You can imagine the scene. James Franklin has scored another hundred for Wellington, a national selector knocks on the dressing-room door and tells him he is required up the road immediately.
His Firebirds team-mates pat him on the back, watch him rush out the door and then all think to themselves "for God's sake Franky, get a big one".
Franklin bats and bowls as he wishes at domestic level but the same confidence has never been witnessed on the international scene.
Some are getting impatient. The selectors have given contracts to lesser players, the public is losing faith in the towering leftie.
Franklin, who turns 30 tomorrow, is not a man for excuses or a song and dance. He is home from a successful county stint at Gloucestershire and a spell leading New Zealand A in Zimbabwe. Under his belt now are 6129 first-class runs and 421 wickets.
He has two county offers on the table for next winter, turned down two provinces to play again for Wellington this season and, by the way, hasn't played a test match in 18 months. It doesn't add up.
"It can be hard at times when you are in and out of the side, when you are constantly playing for your position because you have the apprehensiveness of wanting to nail your position," Franklin said of his stop-start New Zealand career.
Franklin has been tried in various roles in various teams. He falls best in the category of a batsman who bowls in the test side but an all-rounder at first-class level.
Gloucester coach John Bracewell used him as a Twenty20 opener on occasions.
"I honestly reckon I am a genuine all-rounder," Franklin said. "The weight of runs I've scored over the last couple of years make people think I might be a batsman but I still feel a can do a job with the ball.
"I still feel I'm challenging with the ball. We had a couple of TV games in England and my pace was competitive [132-133kmh]."
Franklin appears to have got over the disappointment of losing a New Zealand contract conservatively worth $100,000.
Mid-year he did the right thing by biting his tongue and staying loyal to New Zealand when using a grandparent's Irish heritage to play as a local on the English county scene was an option.
"I went through that whole quandary in England when I missed out on a contract.
"I had a couple of amazing offers from counties because I could play as a local, but I didn't feel I was ready to give up my ambition of playing for New Zealand.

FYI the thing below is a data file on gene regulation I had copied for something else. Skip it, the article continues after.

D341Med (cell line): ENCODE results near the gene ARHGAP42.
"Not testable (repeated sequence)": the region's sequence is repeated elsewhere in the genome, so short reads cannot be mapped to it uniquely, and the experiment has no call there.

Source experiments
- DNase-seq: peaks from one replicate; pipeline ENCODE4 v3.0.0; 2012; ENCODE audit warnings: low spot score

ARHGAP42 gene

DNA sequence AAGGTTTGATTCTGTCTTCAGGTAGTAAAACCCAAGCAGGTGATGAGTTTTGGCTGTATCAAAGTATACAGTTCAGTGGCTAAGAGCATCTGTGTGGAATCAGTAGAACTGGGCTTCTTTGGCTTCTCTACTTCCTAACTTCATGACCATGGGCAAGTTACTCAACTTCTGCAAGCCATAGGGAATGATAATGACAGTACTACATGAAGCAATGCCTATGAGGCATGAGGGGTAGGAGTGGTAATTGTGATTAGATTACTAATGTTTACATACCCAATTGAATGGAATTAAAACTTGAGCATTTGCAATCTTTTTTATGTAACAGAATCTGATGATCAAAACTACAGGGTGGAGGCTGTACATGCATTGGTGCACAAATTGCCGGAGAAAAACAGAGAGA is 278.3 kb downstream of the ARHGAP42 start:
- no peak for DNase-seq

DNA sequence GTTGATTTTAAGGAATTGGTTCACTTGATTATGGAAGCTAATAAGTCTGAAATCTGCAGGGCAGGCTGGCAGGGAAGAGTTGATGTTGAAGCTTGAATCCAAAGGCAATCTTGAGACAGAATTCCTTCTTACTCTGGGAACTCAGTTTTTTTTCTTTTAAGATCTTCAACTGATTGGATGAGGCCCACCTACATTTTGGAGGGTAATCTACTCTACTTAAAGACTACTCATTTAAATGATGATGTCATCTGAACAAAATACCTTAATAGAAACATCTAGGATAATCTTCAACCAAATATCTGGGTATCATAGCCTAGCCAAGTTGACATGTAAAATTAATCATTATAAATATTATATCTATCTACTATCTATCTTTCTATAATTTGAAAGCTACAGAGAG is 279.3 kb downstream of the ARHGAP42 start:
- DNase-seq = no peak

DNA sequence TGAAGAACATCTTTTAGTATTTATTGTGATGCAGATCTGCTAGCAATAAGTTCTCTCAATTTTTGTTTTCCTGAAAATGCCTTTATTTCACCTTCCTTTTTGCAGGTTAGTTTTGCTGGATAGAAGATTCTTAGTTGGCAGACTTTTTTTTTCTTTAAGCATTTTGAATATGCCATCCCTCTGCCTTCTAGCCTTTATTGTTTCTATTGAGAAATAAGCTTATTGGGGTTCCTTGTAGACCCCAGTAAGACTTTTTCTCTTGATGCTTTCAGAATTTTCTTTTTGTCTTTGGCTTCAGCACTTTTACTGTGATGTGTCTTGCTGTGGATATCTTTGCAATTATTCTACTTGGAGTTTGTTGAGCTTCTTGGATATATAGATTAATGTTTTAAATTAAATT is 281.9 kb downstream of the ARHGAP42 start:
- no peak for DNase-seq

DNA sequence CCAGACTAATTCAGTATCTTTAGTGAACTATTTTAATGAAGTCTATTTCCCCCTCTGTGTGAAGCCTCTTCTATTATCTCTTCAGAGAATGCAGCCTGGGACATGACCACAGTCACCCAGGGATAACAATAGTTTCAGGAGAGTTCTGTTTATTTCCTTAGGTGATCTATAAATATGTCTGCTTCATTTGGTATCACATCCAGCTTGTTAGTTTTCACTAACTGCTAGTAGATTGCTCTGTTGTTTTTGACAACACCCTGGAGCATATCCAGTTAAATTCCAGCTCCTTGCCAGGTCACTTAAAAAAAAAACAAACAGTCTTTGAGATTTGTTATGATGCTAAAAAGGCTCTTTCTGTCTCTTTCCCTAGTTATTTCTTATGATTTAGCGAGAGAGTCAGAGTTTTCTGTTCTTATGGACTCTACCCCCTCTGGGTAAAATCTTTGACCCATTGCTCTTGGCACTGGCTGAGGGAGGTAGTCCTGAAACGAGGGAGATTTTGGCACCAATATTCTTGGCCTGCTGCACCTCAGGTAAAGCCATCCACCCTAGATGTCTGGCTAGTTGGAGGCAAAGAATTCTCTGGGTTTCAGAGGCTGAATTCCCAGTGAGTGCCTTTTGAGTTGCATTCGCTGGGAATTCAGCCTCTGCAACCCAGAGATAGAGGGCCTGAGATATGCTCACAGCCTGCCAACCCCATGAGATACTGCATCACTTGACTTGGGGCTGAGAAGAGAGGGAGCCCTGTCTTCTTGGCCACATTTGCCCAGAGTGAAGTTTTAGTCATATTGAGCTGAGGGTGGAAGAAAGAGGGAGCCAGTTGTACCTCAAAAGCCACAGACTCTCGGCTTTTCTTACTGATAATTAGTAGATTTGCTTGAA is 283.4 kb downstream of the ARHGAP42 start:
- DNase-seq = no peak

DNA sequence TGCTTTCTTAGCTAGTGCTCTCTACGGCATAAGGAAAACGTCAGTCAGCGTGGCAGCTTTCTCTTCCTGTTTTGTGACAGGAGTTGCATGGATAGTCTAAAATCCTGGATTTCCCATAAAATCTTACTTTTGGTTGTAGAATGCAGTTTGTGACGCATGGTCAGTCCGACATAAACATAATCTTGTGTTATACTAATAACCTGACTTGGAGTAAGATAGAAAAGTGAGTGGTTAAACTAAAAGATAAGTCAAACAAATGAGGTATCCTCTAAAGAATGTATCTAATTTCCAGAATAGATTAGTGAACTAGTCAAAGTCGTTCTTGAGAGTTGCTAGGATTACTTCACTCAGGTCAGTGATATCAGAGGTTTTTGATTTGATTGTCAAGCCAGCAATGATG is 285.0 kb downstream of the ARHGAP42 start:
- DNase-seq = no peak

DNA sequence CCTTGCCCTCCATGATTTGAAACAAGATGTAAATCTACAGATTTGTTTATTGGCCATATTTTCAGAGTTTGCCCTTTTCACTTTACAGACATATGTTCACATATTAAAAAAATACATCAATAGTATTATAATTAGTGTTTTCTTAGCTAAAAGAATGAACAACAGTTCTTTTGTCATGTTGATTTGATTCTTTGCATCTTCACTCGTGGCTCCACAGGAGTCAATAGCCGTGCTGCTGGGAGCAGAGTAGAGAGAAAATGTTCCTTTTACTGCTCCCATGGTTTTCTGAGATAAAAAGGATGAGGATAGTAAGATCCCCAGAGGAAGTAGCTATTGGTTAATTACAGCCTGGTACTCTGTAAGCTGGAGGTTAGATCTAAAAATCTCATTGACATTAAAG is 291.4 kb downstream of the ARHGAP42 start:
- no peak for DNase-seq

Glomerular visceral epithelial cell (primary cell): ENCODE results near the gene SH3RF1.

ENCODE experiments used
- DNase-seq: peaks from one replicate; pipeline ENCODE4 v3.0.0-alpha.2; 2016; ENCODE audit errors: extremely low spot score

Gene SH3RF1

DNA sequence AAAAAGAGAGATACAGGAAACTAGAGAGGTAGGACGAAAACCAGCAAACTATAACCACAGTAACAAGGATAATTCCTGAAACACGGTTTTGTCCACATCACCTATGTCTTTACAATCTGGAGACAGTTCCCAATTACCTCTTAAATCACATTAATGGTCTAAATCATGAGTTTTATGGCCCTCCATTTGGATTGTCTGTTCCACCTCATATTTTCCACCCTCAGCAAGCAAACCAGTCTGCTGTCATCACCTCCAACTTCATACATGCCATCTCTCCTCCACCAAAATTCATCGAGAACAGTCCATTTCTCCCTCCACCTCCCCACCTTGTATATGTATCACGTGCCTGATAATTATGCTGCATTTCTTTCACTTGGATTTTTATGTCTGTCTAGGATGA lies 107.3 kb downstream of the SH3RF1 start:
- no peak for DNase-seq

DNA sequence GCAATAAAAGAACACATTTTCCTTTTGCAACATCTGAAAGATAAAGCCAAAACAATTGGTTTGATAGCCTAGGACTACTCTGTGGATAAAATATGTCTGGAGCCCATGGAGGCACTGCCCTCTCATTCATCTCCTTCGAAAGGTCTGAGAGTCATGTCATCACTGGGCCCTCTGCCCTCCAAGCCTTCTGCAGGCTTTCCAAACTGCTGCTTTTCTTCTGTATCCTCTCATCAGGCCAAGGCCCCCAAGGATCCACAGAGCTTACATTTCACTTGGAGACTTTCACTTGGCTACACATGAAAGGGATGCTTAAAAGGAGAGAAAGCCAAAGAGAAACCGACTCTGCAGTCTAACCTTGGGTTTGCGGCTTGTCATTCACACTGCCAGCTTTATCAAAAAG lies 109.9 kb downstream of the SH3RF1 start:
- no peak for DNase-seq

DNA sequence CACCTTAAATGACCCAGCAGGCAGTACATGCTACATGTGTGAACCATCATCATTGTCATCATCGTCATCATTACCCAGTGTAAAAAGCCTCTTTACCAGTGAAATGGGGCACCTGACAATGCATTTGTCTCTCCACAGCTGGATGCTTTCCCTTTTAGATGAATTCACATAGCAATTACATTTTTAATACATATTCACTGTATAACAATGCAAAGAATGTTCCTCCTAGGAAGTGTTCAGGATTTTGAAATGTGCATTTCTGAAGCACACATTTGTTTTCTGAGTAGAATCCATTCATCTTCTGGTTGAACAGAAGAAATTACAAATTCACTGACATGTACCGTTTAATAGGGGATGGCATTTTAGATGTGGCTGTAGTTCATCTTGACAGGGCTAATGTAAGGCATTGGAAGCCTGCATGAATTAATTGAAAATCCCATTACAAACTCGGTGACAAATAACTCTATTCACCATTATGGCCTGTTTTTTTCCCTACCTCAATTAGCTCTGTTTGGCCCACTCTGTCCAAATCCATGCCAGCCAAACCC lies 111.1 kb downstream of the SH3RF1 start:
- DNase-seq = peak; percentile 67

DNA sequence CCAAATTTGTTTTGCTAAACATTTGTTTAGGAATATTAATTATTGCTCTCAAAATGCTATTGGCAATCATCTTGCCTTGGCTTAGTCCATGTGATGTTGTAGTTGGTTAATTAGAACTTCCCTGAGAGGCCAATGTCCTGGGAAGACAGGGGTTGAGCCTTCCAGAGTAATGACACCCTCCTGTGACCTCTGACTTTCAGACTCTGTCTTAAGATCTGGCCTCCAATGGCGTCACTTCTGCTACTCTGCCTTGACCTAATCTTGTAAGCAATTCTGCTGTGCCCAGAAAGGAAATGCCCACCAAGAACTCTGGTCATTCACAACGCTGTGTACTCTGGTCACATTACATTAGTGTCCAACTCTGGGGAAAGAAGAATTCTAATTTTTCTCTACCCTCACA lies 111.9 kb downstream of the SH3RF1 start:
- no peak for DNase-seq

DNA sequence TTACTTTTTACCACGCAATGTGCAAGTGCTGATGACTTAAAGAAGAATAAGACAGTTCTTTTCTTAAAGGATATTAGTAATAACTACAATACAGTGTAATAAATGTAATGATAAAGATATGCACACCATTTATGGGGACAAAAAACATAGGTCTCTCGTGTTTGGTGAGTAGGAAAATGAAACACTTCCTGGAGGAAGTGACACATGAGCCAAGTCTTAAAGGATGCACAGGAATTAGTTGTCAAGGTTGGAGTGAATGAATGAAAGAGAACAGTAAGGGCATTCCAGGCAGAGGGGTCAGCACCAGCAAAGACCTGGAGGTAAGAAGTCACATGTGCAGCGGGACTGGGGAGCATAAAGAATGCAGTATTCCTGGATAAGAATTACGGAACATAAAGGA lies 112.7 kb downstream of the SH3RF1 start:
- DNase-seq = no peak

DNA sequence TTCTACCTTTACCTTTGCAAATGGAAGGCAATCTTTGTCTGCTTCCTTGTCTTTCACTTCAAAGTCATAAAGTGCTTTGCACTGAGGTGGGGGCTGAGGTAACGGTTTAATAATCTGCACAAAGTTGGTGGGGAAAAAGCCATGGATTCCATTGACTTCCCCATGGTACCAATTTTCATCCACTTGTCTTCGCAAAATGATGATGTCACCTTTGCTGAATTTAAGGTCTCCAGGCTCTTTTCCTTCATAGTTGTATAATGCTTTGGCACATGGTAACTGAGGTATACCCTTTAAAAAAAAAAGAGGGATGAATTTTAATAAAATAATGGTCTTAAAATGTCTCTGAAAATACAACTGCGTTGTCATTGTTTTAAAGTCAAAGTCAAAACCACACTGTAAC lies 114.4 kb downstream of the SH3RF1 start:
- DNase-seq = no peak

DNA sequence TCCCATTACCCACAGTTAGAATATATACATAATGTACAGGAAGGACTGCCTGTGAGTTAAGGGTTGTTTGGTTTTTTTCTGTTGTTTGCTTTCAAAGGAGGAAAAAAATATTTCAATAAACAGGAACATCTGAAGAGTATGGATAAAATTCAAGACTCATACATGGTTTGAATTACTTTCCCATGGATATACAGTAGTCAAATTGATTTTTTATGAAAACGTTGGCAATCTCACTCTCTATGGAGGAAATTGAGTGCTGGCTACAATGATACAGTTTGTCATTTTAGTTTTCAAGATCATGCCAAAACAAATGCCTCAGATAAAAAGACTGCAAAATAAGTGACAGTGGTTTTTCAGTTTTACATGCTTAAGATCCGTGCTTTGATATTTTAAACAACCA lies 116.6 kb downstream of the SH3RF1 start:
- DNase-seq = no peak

"Right now I am unsatisfied at leaving international cricket and leaving Wellington. I had offers from around the country here as well, but at the end of the day I am a Wellington boy.
"Last year was so disappointing at Wellington, so there is unfinished business.
"I'd love to have another opportunity in the New Zealand setup. I'd love to play another test, I've not played a test for 18 months and obviously there is a World Cup this summer and I want to break into that," he says.
Franklin has the county cricket bug. He shone in the limited overs arena and performed well in the first-class championship with 862 runs at 33.5 and 46 wickets at 23.54.
"We had big ambitions and did not fulfil them, but personally I was happy with my performance.
"Run-wise I was bit light, I wanted to break the 1000-run barrier.
"This isn't an excuse, but quite a few batsmen struggled with the new heavy roller rule. You weren't allow to use heavy rollers so the pitches didn't flatten out, so only eight or nine batsmen got over 1000 runs."
Franklin has told Bracewell he will be playing elsewhere next summer as the Bristol-based county funnels its money into a new stadium rather than the players. "I've had the discussion with Braces, it is highly unlikely. There have been some top offers from other counties so I'm working through that.
"I'd like to play another full county season but if that doesn't work out then a short-term Twenty20 deal would be nice."
The first-class cricket season starts on Tuesday. Franklin needs to dictate terms and communicate fight.
AT A GLANCE
Name: James Franklin
Club: Wellington Collegians
Tests: 26 matches, 644 runs at 21.46,80 wickets at 32.65
ODIs: 75 games, 636 runs at 18.70, 69 wickets at 38.79
First-class: 135 matches, 6129 runs at 34.82, 421 wickets at 26.22
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